Ergot poisoning: An ancient scourge remains a problem in modern rations

Vet Advice with Dr. Ron Clarke

Sustained intake of ergot contaminated feed will shut down blood supply to an animal's extremities, and over time, worsen its condition.

The negative impacts of ergot contamination in food were recognized as early as the fifth century AD. Ergot, a plant parasite, commonly affects rye grass, but wheat, rye, barley, oats, brome, fescue, blue, timothy, western and intermediate wheatgrass and other grasses can also be infected. Environmental conditions associated with a cool wet spring followed by hot early summer temperatures are ideal for the ergot fungus to proliferate. Delayed harvesting of grass hay because of rain also means that late-cut hay may also be at risk of ergotism. The fungus invades plant flowers when young and induces cells to divide abnormally, creating large brown, hard sclerotia that allow the fungus to survive adverse conditions like winter and desiccation. The sclerotia fall to the ground, overwinter, and germinate in the spring, producing spores to continue the life cycle. Extended periods of increased moisture and cold during flowering promote the development of ergot in cereal crops. When the sclerotia inadvertently get mixed with grains and incorporated into food, they cause ergotism in humans and livestock. Although ergotism is now rare in humans, cleaning contaminated grain concentrates ergot bodies in screenings used as livestock feed.

Ergot is found worldwide. Ergot alkaloids (toxic components) are produced by a group of fungi of the genus Claviceps. Even low concentrations of alkaloids in the diet (<100 ppb total) can reduce feed efficiency. Allowable limits for ergot in livestock feed, often determined by the number of ergot bodies or total levels of alkaloids, are confusing and often fail to reflect the true degree of toxicity. Current recommendations on safe levels of ergot in feeds are unreliable. Increasing concentrations of ergot in feed grains pose a challenge.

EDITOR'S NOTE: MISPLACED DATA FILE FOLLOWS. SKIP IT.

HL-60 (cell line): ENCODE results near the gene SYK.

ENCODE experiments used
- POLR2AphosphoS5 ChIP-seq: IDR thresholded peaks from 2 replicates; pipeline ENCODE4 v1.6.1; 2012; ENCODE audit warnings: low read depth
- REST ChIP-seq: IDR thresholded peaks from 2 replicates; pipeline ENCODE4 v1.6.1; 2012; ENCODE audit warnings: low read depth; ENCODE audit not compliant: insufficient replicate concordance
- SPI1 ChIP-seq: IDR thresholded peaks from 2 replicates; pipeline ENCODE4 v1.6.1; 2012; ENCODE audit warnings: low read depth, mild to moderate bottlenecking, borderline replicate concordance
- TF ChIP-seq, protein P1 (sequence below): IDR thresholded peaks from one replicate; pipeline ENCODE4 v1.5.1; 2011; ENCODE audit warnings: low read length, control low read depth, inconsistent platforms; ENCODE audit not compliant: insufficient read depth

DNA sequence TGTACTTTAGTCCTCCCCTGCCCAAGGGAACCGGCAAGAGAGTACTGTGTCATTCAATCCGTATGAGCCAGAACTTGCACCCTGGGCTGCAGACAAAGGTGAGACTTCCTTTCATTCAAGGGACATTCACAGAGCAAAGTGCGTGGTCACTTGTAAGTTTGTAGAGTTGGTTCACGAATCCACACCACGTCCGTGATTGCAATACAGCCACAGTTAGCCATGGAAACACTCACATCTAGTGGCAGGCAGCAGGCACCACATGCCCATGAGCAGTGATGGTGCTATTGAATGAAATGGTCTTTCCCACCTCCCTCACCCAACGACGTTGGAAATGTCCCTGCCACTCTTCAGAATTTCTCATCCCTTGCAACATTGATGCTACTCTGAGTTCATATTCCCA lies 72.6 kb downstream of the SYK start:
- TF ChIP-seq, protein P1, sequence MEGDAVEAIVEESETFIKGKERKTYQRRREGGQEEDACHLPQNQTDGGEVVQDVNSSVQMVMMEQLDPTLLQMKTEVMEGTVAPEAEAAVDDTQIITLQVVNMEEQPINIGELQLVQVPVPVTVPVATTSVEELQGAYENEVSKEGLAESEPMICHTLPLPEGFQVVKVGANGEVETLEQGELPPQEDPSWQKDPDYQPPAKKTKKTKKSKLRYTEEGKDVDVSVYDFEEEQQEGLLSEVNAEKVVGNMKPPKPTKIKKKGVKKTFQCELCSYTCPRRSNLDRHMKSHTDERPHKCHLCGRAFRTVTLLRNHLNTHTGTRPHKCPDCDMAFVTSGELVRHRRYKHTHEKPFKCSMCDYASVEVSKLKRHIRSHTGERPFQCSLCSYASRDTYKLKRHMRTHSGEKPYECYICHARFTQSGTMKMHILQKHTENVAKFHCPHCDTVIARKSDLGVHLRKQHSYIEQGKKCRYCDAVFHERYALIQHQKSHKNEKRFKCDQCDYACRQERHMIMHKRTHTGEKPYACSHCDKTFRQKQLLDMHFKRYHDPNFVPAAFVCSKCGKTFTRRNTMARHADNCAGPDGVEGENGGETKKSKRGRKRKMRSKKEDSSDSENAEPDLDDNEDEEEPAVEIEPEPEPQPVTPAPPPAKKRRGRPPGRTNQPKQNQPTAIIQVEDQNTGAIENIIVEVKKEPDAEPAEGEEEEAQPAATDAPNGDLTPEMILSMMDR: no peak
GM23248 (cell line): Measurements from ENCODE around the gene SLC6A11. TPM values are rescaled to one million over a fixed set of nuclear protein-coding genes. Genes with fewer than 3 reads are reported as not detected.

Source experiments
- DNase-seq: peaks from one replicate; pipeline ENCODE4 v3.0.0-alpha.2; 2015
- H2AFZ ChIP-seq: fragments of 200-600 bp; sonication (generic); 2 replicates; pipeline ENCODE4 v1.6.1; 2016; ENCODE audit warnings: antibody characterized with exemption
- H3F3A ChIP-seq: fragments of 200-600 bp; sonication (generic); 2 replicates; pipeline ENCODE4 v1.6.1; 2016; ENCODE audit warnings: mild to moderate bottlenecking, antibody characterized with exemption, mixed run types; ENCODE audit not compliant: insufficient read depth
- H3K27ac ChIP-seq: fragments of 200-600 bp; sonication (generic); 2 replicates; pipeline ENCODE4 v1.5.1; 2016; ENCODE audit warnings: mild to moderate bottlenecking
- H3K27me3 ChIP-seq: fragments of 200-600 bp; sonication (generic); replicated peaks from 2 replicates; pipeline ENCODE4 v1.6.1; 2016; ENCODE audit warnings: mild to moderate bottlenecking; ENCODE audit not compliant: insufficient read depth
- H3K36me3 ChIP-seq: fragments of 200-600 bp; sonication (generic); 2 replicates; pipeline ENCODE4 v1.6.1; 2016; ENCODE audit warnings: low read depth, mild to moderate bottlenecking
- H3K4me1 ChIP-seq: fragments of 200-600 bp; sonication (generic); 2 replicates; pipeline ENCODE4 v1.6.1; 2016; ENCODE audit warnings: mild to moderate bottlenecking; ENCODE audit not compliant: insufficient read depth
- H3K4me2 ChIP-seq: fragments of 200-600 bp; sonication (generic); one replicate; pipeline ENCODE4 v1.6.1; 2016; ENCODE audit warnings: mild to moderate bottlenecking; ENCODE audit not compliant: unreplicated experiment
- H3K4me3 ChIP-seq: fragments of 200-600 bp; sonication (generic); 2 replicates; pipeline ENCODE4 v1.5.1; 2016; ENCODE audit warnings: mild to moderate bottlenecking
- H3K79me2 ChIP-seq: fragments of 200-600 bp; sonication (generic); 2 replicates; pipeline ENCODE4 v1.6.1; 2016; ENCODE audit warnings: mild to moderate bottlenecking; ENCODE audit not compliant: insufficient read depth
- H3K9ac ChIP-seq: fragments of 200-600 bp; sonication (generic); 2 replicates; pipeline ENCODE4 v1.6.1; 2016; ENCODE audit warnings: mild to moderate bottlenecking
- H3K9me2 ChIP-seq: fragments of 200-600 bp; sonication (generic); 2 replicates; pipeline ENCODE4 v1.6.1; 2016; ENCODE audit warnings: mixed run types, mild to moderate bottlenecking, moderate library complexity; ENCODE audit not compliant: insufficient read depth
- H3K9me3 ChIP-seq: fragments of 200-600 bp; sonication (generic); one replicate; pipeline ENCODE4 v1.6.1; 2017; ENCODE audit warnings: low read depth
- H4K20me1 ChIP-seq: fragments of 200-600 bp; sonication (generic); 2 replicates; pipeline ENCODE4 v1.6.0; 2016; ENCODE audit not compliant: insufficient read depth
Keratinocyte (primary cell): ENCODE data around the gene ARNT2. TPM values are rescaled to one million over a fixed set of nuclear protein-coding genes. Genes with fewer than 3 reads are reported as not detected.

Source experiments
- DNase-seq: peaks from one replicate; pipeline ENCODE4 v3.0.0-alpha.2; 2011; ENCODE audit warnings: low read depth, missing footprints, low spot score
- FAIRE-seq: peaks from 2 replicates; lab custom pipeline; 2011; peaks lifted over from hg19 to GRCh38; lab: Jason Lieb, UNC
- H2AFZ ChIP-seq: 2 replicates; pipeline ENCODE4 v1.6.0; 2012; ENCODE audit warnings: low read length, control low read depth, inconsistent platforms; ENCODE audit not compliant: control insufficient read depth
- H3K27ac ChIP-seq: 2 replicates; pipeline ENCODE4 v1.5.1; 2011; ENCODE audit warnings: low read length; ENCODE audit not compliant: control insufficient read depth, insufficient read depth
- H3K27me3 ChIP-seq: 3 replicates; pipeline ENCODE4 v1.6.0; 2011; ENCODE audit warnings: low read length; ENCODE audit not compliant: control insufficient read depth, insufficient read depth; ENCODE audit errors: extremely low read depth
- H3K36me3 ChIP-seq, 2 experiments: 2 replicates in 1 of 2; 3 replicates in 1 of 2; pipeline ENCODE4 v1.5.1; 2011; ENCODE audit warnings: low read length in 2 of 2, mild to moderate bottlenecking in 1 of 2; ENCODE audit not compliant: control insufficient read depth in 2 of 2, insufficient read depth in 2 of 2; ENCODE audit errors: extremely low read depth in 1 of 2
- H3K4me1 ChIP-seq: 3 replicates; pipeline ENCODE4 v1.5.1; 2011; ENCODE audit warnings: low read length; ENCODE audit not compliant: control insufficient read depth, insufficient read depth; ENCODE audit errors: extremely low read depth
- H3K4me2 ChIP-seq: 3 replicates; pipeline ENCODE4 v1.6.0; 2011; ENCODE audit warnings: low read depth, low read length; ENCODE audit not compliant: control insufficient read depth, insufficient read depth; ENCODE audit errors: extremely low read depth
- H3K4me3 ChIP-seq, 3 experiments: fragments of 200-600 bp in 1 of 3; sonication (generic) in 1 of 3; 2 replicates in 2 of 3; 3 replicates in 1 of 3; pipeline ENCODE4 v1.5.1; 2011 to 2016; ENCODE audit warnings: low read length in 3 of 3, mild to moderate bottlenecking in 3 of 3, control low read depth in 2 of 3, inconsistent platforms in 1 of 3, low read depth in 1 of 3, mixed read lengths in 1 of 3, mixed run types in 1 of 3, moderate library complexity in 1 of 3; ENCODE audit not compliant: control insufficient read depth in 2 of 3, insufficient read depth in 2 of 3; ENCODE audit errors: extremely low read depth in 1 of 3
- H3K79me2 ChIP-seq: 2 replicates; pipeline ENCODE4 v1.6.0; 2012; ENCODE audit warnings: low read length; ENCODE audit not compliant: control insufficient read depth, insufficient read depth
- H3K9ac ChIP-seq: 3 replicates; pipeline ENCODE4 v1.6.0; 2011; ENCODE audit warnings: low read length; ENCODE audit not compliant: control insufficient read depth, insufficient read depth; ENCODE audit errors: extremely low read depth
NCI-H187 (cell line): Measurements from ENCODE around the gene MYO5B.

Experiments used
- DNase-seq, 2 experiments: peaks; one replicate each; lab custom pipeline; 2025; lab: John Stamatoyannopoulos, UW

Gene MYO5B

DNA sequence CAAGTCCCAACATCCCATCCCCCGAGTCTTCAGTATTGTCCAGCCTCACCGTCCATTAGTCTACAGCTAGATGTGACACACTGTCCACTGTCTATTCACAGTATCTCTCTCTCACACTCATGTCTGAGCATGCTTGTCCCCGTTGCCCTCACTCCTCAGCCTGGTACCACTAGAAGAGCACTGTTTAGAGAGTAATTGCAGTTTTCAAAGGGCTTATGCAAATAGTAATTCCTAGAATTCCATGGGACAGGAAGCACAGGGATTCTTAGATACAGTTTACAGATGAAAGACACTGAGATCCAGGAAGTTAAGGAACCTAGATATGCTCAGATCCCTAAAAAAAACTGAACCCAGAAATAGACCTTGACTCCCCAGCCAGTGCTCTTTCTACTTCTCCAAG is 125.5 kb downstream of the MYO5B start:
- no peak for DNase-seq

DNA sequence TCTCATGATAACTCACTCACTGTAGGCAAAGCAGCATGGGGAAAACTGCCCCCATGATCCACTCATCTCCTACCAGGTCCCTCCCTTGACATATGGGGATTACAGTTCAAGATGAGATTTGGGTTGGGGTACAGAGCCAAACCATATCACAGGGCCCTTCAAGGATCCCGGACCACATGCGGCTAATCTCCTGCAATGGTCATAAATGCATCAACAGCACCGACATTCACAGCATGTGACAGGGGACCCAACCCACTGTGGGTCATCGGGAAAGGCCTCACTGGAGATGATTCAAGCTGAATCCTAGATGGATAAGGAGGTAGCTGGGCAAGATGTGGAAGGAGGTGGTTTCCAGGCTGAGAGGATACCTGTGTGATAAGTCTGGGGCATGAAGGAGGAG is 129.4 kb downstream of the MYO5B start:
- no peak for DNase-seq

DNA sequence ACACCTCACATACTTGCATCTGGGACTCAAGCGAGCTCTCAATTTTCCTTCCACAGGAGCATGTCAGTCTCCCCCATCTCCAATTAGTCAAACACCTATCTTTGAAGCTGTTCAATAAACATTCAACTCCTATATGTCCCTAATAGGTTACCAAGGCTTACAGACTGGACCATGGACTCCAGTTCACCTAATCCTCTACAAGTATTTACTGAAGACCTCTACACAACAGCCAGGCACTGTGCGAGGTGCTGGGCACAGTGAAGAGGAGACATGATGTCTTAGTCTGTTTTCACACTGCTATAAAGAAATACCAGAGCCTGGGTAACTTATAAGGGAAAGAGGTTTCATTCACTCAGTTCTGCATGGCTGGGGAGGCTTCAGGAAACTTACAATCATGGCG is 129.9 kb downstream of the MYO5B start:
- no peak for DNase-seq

In 2011, an estimated 20 per cent of the wheat produced in Western Canada showed some degree of ergot infestation. Climate change models predict increased concentrations of ergot in Canadian cereal grains in the future. Susceptibility of grains to ergot (from most to least) include rye, wheat, triticale, barley, and oats. Though ergot reduces yields by five to 10 per cent, the reduction in quality grade accounts for the majority of economic loss.

Unlike other mycotoxins formed post-harvest as a result of spoilage during storage, ergot only forms pre-harvest, with concentrations of alkaloids remaining relatively constant during storage. Toxic principles do not appear to degrade over time. Distiller processes used for ethanol production retain and concentrate ergot alkaloids.

Clinical signs

Clinical symptoms are highly variable and can appear in as little as a few hours, or may require months to develop. Differences in physiological response to the type and concentration of alkaloids account for the variability and frequent misdiagnosis of ergot toxicity. Symptoms of ergot toxicosis often resemble other conditions, like foot rot, frostbite, and respiratory disease. Toxic levels of ergot in growing and finishing livestock rations affect performance, which may not become apparent for six to eight weeks after contaminated grain is introduced.